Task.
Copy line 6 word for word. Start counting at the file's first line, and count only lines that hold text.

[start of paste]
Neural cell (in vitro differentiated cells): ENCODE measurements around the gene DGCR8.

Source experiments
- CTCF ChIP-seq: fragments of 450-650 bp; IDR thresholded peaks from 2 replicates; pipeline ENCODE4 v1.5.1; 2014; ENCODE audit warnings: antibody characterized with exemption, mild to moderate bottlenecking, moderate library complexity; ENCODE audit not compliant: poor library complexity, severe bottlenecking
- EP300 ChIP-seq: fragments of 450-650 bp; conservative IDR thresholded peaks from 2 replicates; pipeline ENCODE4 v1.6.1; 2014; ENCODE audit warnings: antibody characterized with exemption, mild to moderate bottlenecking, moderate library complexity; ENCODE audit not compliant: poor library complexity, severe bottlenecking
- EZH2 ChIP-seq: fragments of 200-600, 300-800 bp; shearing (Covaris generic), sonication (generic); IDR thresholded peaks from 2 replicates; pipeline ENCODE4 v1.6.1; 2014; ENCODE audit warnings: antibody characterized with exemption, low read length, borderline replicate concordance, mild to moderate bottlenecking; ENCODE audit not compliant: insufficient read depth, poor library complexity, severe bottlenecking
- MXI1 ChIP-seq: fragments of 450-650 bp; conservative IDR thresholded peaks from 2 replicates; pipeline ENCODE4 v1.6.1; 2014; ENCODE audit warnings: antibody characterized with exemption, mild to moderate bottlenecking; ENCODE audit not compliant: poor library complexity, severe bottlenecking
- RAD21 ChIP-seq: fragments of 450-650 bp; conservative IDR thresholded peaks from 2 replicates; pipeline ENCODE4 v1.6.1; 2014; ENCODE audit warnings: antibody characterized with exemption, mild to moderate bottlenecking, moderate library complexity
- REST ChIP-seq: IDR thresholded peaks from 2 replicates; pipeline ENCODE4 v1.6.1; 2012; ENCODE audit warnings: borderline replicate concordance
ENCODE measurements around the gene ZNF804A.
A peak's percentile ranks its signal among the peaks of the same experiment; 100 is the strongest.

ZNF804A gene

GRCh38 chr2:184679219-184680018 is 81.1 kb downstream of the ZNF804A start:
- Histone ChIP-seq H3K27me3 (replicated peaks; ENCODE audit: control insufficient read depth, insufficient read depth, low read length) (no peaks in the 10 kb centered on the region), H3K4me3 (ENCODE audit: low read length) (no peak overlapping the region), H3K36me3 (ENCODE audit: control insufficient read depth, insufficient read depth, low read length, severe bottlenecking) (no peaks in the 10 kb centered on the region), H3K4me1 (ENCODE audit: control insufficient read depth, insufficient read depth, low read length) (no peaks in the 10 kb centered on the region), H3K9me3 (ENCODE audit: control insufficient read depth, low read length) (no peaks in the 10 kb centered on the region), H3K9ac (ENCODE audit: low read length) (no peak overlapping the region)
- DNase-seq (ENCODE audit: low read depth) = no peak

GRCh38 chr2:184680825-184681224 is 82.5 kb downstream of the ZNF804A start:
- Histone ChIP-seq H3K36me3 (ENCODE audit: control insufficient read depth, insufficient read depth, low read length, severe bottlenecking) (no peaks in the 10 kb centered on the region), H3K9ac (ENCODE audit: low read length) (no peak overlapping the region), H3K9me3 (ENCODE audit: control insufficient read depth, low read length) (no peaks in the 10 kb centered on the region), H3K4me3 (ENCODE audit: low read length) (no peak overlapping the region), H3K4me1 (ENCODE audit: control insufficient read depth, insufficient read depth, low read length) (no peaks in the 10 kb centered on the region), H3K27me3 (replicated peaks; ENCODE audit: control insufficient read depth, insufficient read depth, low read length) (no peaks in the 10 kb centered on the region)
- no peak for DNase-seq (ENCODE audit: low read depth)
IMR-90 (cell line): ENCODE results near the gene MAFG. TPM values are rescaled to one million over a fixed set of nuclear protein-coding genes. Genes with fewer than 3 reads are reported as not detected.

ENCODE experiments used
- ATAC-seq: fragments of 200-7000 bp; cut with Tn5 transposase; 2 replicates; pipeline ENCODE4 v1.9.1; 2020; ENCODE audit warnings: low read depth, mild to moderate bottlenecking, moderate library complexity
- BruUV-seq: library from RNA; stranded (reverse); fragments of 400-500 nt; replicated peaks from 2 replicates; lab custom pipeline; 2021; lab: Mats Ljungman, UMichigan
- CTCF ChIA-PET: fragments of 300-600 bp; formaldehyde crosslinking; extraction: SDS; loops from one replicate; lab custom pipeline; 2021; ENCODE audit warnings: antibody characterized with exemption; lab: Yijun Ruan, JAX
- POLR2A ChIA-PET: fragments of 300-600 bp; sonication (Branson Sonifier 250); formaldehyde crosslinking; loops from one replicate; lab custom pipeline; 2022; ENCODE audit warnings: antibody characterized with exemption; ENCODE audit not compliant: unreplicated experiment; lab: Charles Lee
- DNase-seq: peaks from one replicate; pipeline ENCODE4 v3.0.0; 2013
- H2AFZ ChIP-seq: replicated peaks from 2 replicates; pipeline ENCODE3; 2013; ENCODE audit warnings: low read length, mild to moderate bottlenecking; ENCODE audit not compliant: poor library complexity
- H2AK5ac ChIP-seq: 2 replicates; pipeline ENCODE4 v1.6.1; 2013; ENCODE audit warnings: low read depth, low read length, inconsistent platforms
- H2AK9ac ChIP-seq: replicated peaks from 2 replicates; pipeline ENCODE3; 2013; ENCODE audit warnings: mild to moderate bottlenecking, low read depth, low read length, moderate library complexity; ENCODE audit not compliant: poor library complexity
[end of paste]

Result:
- MXI1 ChIP-seq: fragments of 450-650 bp; conservative IDR thresholded peaks from 2 replicates; pipeline ENCODE4 v1.6.1; 2014; ENCODE audit warnings: antibody characterized with exemption, mild to moderate bottlenecking; ENCODE audit not compliant: poor library complexity, severe bottlenecking